Greece Day 3: Exploring A Country With A Language I Can’t Understand

A lot of the great things about travel boil down to the learning opportunities you get because, regardless of what you are doing, you will learn something. 

Today we went off on our own, equipped with nothing but a map and a pocket full of euros. We somehow managed to get to the metro station, figure out how to buy a metro pass, and get on the right train to the right station. We got off and eventually figured out which direction we should go. 

Surprisingly, we made it to our destination (an awesome Byzantine history museum). Along the way we found a park with some ruins and a few animals (goats, chickens, etc.). After lunch we navigated back to our hotel, though I’m not convinced we scanned our tickets correctly on the metro. No one checked and we haven’t been imprisoned, so I guess it turned out just fine. 

Anyway, after that we went on an adventure with the whole group to see the Areopagus (Mars Hill). This is the spot where the Apsotle Paul stood and addressed the elders (very important guys) of Athens in Acts 17. Great leaders from all over the world have taken time to stop and explore this important site. 

 From Plato to Alexander the Great to Napoleon to me, people great and small have visited this place because of its great historical significance. This is something I imagine must surprise some because it is just a big rock with a great view. It seems to me that the ancients must have also had a wonderful view considering how tricky it can be getting over there (I definitely got my steps in today). The climb is definitely worth it once you hear the history and then experience it first hand for yourself. 

But the local opinion is a bit different. This place of amazing significance and wonder is just part of the landscape to them. They are reverent to the history but also practical about its use. There are societies that look after it because of its history and tourism value, but the locals use it for a picnic spot. If this was America the government would rope it off, box it in, and you’d get to look at it through glass (but not for too long and no pictures allowed). 

But that’s just a reminder of how ordinary this place is to the regular people who live here. I tend to think about travel destinations as exotic and built for tourists, but people do live here. It shouldn’t come as a shock that people live in Greece and they aren’t that different from me, but it is still a surprise when I walk into the super market and I see people buying Oreos and salsa.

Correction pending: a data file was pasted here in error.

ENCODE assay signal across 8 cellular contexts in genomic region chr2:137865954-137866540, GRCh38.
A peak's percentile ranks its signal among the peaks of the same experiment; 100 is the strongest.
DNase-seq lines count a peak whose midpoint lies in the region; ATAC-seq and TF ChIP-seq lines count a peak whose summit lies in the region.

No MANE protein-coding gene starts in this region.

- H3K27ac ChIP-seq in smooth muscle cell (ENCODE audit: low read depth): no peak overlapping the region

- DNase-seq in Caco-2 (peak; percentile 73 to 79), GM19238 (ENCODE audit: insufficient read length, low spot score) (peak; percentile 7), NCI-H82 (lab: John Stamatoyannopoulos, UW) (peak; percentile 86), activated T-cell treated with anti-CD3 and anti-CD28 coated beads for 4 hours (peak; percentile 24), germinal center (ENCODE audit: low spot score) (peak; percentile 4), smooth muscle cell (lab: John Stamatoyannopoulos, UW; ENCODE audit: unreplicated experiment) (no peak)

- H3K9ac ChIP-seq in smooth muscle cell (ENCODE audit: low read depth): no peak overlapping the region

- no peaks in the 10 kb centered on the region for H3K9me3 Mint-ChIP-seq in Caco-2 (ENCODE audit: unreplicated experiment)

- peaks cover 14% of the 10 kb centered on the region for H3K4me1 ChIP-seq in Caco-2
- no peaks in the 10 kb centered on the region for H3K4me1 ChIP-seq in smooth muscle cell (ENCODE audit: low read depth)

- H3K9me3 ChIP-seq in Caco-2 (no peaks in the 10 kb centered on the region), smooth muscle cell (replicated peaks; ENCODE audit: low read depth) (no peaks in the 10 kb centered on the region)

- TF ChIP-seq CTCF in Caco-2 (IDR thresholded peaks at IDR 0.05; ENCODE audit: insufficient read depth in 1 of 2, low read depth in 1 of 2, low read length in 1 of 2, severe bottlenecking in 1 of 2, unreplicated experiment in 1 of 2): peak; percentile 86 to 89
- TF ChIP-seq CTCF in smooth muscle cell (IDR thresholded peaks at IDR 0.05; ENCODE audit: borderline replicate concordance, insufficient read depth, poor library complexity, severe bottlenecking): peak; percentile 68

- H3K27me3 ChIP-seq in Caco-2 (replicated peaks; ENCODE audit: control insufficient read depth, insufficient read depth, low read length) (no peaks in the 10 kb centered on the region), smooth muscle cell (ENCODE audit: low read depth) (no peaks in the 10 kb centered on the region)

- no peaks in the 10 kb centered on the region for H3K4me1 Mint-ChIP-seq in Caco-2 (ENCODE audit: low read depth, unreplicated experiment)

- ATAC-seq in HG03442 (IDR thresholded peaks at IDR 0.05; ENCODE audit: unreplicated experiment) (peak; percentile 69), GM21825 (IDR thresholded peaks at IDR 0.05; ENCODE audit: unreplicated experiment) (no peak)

I’ve taken several opportunities to sit back and think about how much history is around me, and how people live this every day. Maybe someday I will have the opportunity to live in a place with more historic sites around me so I can experience a little bit of the wonder they must feel as they think back to the Roman Emperor Hadrian every time they walk past his library (yes, it is in Athens). I remember a little of this feeling from living in Baltimore, but to look out my window and see ruins thousands of years old every single day would be an experience beyond compare. 

I’ve noticed that the people here have an intense passion for their country and their way of life, especially when it comes to major cultural elements like food. It makes much more sense to me why they would have such a connection to their heritage when their ancient roots have been so influential for thousands of years and they are constantly reminded of it by the ruins outside their front door. I look forward to observing more about the people around me, as well as the great history of this wonderful place as we go further tomorrow. 

In case anyone was wondering, the food is delicious and the language is incredibly hard. I am thankful that most people I’ve encountered speak English well, but I am also disappointed that I haven’t been given the immersion effect of learning language. It’s probably in my own best interest to speak English since Greek is such a challenge, but I’m hoping to put in more effort to pick up some phrases. So far, I can ask for a bathroom, order three different foods without any translations, and spot a pharmacy. 

Prayers for our group would be greatly appreciated because we are already being challenged by the pace. Pick pocketing is also a concern here because of the city life and poor economy, which encourages thieves (who especially prey on tourists who tend to carry more money). It’s not a deterrent from visiting but it is a precaution we are all trying to take. 

Adio!

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